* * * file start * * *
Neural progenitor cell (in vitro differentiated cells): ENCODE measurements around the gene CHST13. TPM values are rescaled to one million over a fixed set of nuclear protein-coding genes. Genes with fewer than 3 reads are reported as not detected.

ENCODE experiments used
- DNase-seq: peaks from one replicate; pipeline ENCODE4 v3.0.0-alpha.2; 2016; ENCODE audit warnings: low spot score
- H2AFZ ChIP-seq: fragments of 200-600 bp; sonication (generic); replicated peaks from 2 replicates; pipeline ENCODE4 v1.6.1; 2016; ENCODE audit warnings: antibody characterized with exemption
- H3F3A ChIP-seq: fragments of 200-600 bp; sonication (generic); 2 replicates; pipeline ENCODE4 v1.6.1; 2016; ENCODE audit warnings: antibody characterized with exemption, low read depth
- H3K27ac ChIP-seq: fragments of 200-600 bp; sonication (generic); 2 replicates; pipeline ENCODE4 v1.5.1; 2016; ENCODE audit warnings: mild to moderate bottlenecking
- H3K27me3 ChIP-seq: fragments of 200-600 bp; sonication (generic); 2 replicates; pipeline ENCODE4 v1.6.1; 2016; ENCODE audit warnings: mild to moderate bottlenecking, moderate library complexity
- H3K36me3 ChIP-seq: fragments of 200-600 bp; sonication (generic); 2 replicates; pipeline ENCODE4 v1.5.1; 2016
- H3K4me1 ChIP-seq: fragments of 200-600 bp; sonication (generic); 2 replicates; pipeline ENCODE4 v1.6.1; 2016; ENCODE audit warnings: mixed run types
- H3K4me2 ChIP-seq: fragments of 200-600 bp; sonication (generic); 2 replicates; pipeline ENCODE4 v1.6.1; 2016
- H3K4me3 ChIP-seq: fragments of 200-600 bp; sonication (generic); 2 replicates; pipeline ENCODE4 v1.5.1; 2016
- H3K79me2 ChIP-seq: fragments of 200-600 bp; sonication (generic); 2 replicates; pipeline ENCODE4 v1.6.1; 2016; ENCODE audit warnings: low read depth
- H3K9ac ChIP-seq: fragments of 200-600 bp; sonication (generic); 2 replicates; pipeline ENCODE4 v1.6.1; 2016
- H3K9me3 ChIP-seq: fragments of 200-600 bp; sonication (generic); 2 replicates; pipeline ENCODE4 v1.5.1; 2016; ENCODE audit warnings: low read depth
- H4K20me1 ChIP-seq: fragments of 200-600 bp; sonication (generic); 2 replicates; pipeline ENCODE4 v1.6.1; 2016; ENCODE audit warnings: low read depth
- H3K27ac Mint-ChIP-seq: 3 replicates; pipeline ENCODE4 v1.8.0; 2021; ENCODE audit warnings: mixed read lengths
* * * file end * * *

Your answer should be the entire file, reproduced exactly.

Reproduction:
Neural progenitor cell (in vitro differentiated cells): ENCODE measurements around the gene CHST13. TPM values are rescaled to one million over a fixed set of nuclear protein-coding genes. Genes with fewer than 3 reads are reported as not detected.

ENCODE experiments used
- DNase-seq: peaks from one replicate; pipeline ENCODE4 v3.0.0-alpha.2; 2016; ENCODE audit warnings: low spot score
- H2AFZ ChIP-seq: fragments of 200-600 bp; sonication (generic); replicated peaks from 2 replicates; pipeline ENCODE4 v1.6.1; 2016; ENCODE audit warnings: antibody characterized with exemption
- H3F3A ChIP-seq: fragments of 200-600 bp; sonication (generic); 2 replicates; pipeline ENCODE4 v1.6.1; 2016; ENCODE audit warnings: antibody characterized with exemption, low read depth
- H3K27ac ChIP-seq: fragments of 200-600 bp; sonication (generic); 2 replicates; pipeline ENCODE4 v1.5.1; 2016; ENCODE audit warnings: mild to moderate bottlenecking
- H3K27me3 ChIP-seq: fragments of 200-600 bp; sonication (generic); 2 replicates; pipeline ENCODE4 v1.6.1; 2016; ENCODE audit warnings: mild to moderate bottlenecking, moderate library complexity
- H3K36me3 ChIP-seq: fragments of 200-600 bp; sonication (generic); 2 replicates; pipeline ENCODE4 v1.5.1; 2016
- H3K4me1 ChIP-seq: fragments of 200-600 bp; sonication (generic); 2 replicates; pipeline ENCODE4 v1.6.1; 2016; ENCODE audit warnings: mixed run types
- H3K4me2 ChIP-seq: fragments of 200-600 bp; sonication (generic); 2 replicates; pipeline ENCODE4 v1.6.1; 2016
- H3K4me3 ChIP-seq: fragments of 200-600 bp; sonication (generic); 2 replicates; pipeline ENCODE4 v1.5.1; 2016
- H3K79me2 ChIP-seq: fragments of 200-600 bp; sonication (generic); 2 replicates; pipeline ENCODE4 v1.6.1; 2016; ENCODE audit warnings: low read depth
- H3K9ac ChIP-seq: fragments of 200-600 bp; sonication (generic); 2 replicates; pipeline ENCODE4 v1.6.1; 2016
- H3K9me3 ChIP-seq: fragments of 200-600 bp; sonication (generic); 2 replicates; pipeline ENCODE4 v1.5.1; 2016; ENCODE audit warnings: low read depth
- H4K20me1 ChIP-seq: fragments of 200-600 bp; sonication (generic); 2 replicates; pipeline ENCODE4 v1.6.1; 2016; ENCODE audit warnings: low read depth
- H3K27ac Mint-ChIP-seq: 3 replicates; pipeline ENCODE4 v1.8.0; 2021; ENCODE audit warnings: mixed read lengths